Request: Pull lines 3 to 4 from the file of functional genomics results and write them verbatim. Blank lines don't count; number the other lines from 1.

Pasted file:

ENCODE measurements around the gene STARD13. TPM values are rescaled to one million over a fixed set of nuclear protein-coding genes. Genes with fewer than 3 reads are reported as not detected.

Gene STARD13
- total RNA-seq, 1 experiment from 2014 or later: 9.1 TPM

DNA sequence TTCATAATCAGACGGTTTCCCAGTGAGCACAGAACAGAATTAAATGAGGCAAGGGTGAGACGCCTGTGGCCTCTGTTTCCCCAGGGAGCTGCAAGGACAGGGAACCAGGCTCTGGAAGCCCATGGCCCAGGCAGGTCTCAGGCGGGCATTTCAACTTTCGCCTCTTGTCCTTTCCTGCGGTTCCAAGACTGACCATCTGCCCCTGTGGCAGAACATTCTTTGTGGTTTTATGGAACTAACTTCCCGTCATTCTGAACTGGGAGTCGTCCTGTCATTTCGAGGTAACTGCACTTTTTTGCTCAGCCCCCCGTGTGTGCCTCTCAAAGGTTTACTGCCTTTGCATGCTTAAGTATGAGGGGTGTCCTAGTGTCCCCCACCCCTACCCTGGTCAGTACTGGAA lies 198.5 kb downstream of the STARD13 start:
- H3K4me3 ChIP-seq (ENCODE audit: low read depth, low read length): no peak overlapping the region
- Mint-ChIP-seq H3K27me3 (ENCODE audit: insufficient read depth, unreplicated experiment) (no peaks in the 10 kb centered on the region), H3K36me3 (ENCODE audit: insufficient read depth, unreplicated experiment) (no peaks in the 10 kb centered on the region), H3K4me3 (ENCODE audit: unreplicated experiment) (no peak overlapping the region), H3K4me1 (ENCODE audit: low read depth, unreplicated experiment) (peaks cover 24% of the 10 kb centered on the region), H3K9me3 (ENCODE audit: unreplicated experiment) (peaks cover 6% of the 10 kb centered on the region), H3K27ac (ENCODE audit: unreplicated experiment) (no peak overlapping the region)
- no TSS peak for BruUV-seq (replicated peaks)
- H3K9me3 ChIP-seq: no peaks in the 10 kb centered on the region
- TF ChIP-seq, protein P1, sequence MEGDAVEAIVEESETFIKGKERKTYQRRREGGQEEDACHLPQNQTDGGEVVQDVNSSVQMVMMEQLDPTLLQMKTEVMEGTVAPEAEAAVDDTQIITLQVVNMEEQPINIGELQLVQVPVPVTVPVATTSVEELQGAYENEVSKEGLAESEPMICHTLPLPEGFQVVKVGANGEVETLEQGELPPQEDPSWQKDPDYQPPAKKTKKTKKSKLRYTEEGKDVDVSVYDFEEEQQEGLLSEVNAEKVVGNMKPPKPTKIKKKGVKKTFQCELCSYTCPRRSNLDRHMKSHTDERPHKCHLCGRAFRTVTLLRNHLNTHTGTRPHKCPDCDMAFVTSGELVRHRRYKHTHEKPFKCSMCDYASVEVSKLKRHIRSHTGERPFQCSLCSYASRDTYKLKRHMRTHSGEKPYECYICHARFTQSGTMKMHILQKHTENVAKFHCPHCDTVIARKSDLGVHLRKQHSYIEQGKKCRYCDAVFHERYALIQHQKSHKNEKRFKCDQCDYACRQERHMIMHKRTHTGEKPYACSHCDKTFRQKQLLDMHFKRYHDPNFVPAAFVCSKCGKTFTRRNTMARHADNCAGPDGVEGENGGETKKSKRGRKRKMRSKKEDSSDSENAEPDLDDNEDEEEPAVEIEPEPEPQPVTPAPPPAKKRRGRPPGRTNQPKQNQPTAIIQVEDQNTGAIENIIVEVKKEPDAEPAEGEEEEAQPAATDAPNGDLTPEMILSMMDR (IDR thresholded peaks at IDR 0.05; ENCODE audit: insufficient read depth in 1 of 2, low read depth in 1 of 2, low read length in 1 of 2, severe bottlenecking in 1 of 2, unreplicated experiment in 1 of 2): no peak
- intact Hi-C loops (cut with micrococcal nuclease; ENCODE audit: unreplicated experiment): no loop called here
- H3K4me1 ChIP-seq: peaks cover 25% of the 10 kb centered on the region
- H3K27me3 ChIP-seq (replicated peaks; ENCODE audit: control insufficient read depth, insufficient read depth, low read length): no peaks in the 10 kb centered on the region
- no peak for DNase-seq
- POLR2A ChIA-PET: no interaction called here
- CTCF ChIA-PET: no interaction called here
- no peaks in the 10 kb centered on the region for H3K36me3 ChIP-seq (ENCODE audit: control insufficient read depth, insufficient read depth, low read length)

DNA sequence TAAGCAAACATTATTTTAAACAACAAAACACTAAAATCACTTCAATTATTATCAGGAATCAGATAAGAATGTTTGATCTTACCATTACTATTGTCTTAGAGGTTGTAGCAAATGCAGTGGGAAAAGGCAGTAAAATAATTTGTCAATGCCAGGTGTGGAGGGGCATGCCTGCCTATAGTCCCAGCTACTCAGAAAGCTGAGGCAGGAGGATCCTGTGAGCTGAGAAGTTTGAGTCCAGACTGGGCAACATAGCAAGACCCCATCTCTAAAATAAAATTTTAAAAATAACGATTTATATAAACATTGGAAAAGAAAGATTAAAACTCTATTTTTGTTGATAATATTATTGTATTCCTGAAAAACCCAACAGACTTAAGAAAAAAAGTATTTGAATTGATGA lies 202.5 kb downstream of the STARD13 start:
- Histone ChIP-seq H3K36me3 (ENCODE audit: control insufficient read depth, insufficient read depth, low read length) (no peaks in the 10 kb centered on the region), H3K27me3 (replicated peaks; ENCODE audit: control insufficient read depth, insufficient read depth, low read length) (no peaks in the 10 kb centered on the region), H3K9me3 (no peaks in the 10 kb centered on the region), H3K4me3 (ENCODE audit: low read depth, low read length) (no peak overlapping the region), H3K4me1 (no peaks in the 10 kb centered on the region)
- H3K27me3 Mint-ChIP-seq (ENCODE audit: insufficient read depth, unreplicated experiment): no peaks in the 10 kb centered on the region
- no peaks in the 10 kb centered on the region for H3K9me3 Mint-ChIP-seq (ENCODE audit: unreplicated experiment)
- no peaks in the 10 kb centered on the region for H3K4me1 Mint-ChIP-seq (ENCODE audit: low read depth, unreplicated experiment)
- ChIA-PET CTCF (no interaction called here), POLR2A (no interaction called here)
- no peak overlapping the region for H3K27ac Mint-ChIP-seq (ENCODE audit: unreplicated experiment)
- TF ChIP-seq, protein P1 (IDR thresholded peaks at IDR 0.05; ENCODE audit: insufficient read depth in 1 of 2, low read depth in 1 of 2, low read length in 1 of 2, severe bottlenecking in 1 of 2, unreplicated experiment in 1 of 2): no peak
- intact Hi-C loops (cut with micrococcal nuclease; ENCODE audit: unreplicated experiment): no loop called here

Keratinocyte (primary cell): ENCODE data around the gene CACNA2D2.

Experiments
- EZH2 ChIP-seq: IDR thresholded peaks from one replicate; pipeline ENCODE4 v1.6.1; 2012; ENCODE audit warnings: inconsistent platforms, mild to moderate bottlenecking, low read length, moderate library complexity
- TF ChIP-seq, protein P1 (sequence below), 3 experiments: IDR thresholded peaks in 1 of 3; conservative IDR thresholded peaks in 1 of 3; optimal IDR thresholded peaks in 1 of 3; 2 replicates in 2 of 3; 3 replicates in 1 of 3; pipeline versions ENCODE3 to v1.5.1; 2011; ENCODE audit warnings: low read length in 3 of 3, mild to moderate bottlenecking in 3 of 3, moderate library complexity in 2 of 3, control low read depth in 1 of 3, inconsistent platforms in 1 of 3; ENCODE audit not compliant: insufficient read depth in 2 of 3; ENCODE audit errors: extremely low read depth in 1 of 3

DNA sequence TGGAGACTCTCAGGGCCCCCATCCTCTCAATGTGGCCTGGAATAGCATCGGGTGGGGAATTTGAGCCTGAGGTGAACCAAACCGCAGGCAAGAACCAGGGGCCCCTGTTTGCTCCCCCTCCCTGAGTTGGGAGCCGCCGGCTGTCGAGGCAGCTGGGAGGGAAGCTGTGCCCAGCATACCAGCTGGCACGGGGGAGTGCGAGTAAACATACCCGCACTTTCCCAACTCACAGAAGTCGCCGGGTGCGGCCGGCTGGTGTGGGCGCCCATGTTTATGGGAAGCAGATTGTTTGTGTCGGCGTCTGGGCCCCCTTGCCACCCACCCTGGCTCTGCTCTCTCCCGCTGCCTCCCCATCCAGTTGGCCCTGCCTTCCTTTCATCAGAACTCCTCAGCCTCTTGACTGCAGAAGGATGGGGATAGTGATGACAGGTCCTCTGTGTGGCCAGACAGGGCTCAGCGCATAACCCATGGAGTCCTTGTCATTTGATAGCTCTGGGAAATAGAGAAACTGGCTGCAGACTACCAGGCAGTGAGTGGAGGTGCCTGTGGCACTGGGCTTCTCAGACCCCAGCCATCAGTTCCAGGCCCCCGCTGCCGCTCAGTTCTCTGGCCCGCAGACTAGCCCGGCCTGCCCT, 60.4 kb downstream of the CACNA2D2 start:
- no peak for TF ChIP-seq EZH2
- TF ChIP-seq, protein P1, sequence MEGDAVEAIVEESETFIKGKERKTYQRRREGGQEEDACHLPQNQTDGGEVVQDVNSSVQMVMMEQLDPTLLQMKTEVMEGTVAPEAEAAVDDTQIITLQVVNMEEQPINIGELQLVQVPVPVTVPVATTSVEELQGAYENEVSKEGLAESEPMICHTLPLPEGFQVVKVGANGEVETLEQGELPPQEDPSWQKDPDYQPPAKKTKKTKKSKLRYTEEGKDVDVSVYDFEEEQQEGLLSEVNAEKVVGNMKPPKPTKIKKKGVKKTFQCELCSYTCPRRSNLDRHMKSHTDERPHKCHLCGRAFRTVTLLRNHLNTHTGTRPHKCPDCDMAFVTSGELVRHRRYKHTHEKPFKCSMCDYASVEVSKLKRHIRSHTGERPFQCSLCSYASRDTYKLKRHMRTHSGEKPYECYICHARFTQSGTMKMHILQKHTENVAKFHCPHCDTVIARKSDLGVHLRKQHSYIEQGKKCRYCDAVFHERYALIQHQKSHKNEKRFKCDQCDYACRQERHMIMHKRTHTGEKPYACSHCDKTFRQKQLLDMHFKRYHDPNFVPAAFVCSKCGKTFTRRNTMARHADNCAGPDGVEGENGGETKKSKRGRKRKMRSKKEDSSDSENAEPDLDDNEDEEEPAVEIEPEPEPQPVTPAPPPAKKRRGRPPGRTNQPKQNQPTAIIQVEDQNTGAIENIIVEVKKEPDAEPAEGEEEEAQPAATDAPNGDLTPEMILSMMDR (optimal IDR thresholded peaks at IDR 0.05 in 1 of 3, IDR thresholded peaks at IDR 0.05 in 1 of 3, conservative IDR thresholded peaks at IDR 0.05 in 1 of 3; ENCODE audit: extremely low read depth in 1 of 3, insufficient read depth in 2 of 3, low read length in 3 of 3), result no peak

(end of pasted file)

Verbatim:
- total RNA-seq, 1 experiment from 2014 or later: 9.1 TPM

DNA sequence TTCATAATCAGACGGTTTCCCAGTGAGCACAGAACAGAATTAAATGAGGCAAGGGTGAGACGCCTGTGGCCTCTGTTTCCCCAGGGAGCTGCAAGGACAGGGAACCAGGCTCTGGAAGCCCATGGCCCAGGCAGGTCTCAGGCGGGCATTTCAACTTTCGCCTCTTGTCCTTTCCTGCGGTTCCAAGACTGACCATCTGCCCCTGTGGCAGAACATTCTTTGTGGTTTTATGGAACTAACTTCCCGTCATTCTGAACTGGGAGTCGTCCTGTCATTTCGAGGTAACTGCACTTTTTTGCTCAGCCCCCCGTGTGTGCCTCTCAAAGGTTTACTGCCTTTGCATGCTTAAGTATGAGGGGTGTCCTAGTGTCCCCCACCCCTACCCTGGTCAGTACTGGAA lies 198.5 kb downstream of the STARD13 start: